New findings from an international research team led by Western Geography professor Brian Luckman, based on tree-ring patterns, show unusual patterns of tree growth in the Southern Hemisphere relating to recent changes in the atmospheric circulation.
This study, published by Nature Geoscience, is part of an international collaborative project funded by the Inter-American Institute for Global Change Research, which includes scientists from Argentina, Chile and the United States with colleagues from Australia, New Zealand England and Switzerland.
Based on data from more than 3,000 trees in Chile, Argentina, Tasmania and New Zealand, the study, entitled Unusual Southern Hemisphere tree growth patterns induced by changes in the Southern Annular Mode, shows unusual decreases in tree growth over the last 50 years in Patagonia but increased growth in Tasmania and New Zealand.
According to Luckman, the primary cause of this global-scale transformation is related to changes in temperature and precipitation patterns driven by the circum-polar atmospheric circulation. This atmospheric phenomenon is known as the Southern Annular Mode (SAM) or the Antarctic Oscillation (AAO) and changes at decadal (decade-long) and longer timescales.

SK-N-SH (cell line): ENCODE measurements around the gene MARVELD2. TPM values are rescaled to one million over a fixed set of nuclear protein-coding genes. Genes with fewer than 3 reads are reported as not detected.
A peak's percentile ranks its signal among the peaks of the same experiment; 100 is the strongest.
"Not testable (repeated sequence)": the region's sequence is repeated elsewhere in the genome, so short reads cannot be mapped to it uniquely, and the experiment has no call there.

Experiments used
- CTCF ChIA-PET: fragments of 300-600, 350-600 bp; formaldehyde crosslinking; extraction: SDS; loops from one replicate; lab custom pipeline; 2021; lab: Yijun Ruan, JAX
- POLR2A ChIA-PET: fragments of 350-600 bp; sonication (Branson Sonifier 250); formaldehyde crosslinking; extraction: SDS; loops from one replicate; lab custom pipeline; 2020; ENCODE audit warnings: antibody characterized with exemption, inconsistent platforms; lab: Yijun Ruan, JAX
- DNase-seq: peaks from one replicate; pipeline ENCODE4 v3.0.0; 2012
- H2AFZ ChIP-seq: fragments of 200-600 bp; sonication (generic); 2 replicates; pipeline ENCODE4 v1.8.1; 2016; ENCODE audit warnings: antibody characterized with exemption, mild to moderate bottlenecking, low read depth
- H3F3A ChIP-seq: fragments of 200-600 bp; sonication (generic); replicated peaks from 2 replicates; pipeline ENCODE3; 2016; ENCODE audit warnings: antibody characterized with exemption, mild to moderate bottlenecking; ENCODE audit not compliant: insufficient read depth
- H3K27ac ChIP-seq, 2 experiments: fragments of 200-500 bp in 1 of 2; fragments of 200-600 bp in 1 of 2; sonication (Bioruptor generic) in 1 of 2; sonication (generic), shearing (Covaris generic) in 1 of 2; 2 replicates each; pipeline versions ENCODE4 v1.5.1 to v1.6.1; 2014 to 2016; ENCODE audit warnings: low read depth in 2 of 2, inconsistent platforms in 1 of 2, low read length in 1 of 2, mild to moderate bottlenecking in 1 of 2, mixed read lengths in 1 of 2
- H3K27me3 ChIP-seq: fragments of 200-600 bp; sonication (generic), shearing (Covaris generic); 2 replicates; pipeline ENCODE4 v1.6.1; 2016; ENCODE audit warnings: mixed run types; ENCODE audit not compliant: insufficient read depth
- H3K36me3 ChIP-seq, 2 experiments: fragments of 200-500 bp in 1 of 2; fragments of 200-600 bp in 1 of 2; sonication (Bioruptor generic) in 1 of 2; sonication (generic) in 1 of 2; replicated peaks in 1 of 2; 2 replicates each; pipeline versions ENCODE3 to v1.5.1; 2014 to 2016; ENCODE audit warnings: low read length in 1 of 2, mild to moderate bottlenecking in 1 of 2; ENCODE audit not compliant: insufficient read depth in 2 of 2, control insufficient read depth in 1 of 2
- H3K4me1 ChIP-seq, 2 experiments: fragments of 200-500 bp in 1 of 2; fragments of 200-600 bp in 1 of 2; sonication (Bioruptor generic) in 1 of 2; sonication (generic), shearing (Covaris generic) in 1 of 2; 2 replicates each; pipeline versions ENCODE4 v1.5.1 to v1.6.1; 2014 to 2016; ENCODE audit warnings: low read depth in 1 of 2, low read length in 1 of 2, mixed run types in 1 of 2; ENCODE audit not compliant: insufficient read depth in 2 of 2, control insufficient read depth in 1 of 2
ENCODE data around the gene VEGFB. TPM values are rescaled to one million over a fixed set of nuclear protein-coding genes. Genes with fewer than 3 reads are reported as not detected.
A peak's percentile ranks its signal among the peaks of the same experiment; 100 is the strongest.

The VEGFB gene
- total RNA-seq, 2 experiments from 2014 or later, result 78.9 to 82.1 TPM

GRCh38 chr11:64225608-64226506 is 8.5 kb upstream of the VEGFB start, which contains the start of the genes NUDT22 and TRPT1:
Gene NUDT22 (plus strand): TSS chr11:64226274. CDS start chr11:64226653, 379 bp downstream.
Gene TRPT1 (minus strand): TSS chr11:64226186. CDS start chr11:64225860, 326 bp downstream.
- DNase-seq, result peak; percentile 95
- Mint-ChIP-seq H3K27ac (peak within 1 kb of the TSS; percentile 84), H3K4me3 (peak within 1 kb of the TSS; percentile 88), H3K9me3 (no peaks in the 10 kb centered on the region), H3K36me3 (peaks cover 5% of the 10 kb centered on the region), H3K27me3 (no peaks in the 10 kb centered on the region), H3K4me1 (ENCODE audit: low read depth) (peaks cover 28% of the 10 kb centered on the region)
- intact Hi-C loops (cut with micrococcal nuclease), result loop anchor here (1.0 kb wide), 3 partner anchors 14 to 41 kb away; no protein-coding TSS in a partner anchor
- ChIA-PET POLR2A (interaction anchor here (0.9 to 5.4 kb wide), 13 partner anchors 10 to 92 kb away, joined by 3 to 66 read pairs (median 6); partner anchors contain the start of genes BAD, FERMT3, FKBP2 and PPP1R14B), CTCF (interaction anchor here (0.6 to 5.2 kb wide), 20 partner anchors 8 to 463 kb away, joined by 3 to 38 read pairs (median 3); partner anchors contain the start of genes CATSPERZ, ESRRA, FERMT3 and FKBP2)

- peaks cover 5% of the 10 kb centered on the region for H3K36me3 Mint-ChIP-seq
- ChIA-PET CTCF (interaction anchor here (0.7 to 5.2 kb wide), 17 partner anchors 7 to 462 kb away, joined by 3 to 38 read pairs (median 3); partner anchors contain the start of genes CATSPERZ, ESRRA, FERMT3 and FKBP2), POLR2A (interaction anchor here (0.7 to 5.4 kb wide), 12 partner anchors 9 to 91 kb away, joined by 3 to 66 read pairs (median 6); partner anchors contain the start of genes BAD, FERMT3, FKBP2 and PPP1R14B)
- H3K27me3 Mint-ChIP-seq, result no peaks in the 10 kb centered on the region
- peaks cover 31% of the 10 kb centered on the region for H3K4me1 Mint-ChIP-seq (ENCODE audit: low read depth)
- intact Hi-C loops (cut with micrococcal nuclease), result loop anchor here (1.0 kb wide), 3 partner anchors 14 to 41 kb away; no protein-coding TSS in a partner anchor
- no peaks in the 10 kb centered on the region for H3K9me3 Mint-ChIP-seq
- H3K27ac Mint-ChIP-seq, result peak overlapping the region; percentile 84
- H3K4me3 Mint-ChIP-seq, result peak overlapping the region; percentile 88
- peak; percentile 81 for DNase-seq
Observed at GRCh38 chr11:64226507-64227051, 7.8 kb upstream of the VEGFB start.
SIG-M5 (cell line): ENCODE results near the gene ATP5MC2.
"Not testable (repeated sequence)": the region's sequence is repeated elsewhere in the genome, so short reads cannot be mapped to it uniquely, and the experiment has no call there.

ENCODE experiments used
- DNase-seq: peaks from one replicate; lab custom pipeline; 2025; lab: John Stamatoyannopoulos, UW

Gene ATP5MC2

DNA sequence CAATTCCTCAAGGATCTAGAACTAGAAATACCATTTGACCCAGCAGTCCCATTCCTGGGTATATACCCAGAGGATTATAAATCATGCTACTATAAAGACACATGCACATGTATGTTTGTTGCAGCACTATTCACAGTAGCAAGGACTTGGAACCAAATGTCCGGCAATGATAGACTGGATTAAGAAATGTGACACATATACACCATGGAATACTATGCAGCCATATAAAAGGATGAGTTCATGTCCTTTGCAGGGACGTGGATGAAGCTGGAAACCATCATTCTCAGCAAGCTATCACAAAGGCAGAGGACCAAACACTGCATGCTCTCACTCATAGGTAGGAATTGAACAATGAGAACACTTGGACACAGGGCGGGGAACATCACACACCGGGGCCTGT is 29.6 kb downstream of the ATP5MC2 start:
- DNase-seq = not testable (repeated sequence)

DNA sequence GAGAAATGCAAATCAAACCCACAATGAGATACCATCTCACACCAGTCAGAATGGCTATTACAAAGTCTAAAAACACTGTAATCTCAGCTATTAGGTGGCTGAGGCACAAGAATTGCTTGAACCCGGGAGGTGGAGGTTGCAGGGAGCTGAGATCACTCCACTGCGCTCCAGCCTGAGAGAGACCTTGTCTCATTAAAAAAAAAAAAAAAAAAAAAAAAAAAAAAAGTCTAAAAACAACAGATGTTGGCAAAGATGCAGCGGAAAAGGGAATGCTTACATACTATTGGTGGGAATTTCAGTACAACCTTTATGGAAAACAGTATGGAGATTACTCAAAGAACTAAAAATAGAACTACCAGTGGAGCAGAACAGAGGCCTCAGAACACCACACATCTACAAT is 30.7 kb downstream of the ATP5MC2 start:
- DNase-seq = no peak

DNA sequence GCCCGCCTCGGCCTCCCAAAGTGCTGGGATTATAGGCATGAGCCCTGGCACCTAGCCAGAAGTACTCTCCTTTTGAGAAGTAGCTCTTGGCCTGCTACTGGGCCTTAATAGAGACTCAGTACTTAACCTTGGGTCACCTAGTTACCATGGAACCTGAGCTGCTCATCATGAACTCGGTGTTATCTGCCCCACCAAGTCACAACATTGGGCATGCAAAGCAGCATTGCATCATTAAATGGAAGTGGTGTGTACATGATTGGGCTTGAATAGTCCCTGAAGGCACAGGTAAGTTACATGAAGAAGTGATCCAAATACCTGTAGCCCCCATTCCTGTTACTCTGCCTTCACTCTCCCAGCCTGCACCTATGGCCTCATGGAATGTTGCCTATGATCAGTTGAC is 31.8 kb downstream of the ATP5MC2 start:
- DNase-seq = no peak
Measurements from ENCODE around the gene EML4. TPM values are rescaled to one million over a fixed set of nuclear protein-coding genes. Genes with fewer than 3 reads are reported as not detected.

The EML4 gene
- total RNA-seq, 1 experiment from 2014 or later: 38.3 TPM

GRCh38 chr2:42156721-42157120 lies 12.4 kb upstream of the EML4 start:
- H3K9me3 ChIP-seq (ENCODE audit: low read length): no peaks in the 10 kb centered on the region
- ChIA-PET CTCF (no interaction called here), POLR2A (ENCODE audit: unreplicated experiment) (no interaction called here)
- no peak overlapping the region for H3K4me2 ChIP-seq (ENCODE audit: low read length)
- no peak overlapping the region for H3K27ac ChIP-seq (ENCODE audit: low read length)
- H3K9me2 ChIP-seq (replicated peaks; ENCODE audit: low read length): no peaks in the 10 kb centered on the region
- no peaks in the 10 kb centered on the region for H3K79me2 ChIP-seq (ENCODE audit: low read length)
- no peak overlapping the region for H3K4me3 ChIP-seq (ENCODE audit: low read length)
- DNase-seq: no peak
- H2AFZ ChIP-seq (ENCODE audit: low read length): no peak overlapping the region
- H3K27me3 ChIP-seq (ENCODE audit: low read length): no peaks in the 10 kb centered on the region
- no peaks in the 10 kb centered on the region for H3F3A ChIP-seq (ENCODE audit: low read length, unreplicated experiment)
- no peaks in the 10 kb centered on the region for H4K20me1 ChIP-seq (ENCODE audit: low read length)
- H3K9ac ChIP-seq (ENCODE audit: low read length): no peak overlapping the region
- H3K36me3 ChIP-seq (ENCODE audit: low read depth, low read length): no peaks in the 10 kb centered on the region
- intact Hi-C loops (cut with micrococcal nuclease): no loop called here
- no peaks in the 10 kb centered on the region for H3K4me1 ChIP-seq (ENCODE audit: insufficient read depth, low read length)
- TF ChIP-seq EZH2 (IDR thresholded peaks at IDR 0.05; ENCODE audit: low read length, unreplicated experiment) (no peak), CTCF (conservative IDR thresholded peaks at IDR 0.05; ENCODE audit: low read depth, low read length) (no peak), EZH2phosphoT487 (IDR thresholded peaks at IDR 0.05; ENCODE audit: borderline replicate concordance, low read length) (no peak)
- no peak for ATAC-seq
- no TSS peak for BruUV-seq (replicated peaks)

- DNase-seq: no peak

“Essentially, recent changes in the pressure difference between the tropics and poles have led to a southward shift of the dry subtropical zone and the Westerly wind belts (winter storm belts that bring precipitation) in South America. These changes, which are related to the development of the ozone hole over the Antarctic, are producing drier conditions in Northern Patagonia and warmer temperatures in Tasmania and New Zealand,” Luckman said.
A 600-year-long reconstruction of the SAM from the tree-ring data shows that these recent anomalous circulation patterns are unprecedented in this long record.
“The big question for the future,” Luckman said, “is whether or not these patterns will continue to change with a reduction of the ozone hole.”